Are you, or is someone you know, a veteran of the United States military? If so, you may be wondering what options exist for housing assistance after your service is complete. As a demographic, veterans more are at risk of homelessness than most other groups, and they often require specialized support in order to integrate back into civilian life. Fortunately, the U.S. Department of Housing and Urban Development allocates funding towards housing and rental assistance for the veteran community. They also offer voucher programs that are specifically tailored to help veterans and their families.
Countless veterans have successfully received assistance from the government, and every day more and more families are able to put a roof over their heads thanks to them. Although you may already be familiar with more publicized programs like Section 8, it may interest you to know that there are other, perhaps lesser-known resources available to you as someone who served in the U.S. military.
Veterans Affairs Supportive Housing Program
The HUD offers the Veterans Affairs Supportive Housing Program, otherwise known as HUD-VASH, to homeless vets who need help renting private housing. A case manager will be assigned to you to kick off the process, and they should inform you as to your eligibility. You will then be guided every step of the way towards obtaining the housing you need.
A HUD-VASH candidate can expect to access the medical treatments and healthcare they need through the program, too, including treatment for problems related to substance abuse and mental health counseling if deemed necessary. The goal is to assess the capacity for independent living and connect the individual to any services they might need beyond housing. It is therefore recommended that you cooperate with any treatment that is offered to you in order to expedite the process and ensure that you’re fully utilizing the resources at your disposal.
Since this is an HUD program, the Public Housing Authority (PHA) is also involved, and they stipulate clear requirements based on certain factors like your family’s net income, the number of people in your family, and your own personal assets. Once these requirements have been met, you’re added to a waiting list. After you’re issued your voucher, you’ll be able able to choose what kind of housing you desire, whether it’s a condo, apartment, or single-family residence. As outlined by the program, the appropriate landlords and leasing offices must first agree to the terms of the voucher, after which you agree to pay a fixed amount in rent which is affordable to you.
Supportive Services for Veteran Families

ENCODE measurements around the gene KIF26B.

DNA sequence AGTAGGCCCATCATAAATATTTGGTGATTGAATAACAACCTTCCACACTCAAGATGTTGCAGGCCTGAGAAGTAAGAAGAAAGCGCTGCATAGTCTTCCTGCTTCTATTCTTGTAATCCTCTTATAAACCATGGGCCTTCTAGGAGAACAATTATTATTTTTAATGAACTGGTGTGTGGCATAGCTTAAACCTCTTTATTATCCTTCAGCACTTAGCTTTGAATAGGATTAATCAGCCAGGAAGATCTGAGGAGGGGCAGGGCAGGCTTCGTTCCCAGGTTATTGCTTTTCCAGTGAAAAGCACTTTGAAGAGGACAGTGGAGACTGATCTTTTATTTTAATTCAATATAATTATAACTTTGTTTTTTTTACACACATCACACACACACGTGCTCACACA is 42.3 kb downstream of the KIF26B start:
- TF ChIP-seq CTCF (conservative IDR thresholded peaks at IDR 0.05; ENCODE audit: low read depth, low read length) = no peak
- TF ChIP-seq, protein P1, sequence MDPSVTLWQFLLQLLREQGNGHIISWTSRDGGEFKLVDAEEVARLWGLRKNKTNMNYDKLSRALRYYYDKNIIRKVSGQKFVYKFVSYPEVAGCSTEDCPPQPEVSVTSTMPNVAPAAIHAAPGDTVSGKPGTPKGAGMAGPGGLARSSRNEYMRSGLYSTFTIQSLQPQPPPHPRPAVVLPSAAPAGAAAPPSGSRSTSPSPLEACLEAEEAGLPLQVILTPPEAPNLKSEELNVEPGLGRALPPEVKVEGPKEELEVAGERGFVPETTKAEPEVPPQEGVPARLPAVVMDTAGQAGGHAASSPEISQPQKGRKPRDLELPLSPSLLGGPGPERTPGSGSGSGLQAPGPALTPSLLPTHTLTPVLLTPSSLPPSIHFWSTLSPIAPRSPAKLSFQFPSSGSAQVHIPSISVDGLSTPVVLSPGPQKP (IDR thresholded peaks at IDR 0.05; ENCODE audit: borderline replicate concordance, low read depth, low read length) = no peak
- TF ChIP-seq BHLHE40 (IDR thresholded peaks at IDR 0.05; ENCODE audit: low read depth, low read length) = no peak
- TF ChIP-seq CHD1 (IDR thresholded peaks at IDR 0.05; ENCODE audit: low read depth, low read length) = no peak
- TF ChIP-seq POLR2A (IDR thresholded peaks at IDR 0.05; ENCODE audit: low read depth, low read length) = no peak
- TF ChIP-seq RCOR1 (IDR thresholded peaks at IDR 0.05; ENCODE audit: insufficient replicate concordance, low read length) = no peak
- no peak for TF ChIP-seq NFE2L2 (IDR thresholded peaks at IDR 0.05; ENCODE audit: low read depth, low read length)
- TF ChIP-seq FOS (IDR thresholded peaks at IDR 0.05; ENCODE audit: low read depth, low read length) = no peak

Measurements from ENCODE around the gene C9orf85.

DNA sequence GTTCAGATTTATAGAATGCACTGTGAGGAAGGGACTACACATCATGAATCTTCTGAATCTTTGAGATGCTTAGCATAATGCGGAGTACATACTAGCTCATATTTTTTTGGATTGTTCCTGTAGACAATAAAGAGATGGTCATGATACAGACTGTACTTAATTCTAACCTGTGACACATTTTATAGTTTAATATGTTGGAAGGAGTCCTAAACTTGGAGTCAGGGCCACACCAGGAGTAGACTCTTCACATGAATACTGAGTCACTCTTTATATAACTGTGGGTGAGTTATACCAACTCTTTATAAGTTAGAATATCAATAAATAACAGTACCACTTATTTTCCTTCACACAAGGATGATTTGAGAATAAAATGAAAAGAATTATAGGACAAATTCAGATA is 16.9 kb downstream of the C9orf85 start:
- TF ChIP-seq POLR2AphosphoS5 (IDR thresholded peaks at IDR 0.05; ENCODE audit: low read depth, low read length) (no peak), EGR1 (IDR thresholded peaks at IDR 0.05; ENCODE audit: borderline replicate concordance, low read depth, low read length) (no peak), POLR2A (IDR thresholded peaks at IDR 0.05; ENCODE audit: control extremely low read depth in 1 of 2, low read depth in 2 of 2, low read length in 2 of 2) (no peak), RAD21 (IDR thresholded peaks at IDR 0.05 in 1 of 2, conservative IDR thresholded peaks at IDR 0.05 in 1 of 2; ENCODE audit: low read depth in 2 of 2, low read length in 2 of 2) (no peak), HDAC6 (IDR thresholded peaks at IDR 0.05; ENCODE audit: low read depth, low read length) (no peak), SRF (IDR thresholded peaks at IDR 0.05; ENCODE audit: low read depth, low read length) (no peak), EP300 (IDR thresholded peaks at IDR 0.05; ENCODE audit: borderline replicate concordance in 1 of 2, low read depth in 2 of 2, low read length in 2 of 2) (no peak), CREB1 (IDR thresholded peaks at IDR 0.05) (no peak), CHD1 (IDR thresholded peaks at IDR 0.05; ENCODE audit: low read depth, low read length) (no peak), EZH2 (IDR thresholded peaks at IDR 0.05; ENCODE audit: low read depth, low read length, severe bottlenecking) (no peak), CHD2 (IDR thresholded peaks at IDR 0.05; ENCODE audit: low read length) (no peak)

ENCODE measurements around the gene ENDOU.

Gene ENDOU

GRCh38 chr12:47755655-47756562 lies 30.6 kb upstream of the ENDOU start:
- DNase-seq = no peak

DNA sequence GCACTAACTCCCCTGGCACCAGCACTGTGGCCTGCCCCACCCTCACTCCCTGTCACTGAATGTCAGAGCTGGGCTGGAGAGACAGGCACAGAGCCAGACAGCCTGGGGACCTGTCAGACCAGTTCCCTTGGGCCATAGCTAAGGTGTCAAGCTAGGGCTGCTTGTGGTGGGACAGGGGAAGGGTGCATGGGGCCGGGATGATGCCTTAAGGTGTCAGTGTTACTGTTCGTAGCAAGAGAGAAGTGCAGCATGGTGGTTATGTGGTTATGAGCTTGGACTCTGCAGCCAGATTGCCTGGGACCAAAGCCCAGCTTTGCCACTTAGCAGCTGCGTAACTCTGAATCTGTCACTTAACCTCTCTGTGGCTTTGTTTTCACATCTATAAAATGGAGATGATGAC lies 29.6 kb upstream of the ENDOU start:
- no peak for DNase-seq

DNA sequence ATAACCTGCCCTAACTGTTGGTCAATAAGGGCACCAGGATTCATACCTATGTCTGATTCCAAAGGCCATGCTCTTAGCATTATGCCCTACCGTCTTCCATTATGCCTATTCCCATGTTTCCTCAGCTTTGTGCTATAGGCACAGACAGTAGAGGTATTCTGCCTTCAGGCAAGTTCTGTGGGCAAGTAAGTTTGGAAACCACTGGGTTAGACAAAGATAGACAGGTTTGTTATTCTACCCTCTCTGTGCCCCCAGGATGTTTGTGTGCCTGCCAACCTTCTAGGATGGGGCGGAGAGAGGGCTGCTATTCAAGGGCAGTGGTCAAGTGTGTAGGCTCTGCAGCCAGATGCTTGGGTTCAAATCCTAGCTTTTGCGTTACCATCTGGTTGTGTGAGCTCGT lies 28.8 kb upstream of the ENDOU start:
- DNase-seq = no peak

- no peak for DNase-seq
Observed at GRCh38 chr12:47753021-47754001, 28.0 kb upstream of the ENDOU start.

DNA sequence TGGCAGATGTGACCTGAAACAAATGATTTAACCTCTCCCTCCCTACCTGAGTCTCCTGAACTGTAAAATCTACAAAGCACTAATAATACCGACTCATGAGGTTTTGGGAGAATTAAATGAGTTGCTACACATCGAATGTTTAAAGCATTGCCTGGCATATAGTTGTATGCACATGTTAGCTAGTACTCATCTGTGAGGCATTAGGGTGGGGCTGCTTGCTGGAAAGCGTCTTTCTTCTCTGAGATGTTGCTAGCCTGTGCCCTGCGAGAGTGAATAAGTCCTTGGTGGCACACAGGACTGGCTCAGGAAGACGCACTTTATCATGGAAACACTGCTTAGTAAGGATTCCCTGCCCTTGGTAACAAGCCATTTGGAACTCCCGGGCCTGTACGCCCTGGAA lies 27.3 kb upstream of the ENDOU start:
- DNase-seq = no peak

Perhaps you’re not facing homelessness but are worried that your current housing situation is no longer affordable. The Supportive Services for Veteran Families (SSVF) program is specifically designed to help vets with this concern, as well as those who have already become homeless. Funded through VA grants, non-profits, and consumer cooperatives, the program aids low-income veterans in locating more affordable housing, and will even cover rent, utilities, the cost of moving, and your security deposit in some cases.
In order to qualify, you must present any documents that prove your status as a veteran, such as an official discharge form or your VA identification card. These documents can be submitted along with your application to a VA case manager, who may then refer you to grantees in your area. You and your family’s income and assets are then heavily considered, as the grants are intended for very low-income veterans who would otherwise be vulnerable to homelessness.
Enhanced-Use Lease Program
Veteran-approved homes and apartments are also available in the private sector, sometimes even on VA land. For instance, the Enhanced-Use Lease Program sets aside VA-owned land on which homeless veterans can reside. Sometimes called “veterans’ villages,” these communities often contain much more than just housing, as offices on the campus seek to address the needs of veterans in every aspect of their lives. Many veterans also find that living in a community with others who have served provides them with a sense of belonging.
Some of the benefits of this type of housing include proximity to hospitals and VA facilities, as well as on-campus career re-training, internet access, and help with managing finances. Vets also find that such homes are equipped with amenities suited to their needs, such as handicap-accessible entrances and handrails.
You are always entitled to know your rights as a veteran, regardless of your financial situation. Landlords in many states cannot discriminate against veterans, but you should still educate yourself on your state’s rental laws to be as prepared as possible. Finding housing that fits your budget, is close to the facilities you need, and will accept service animals is paramount. The housing market can be hard to navigate, too, but when you’ve served in the military, you should be able to sit back and allow these programs to work for you.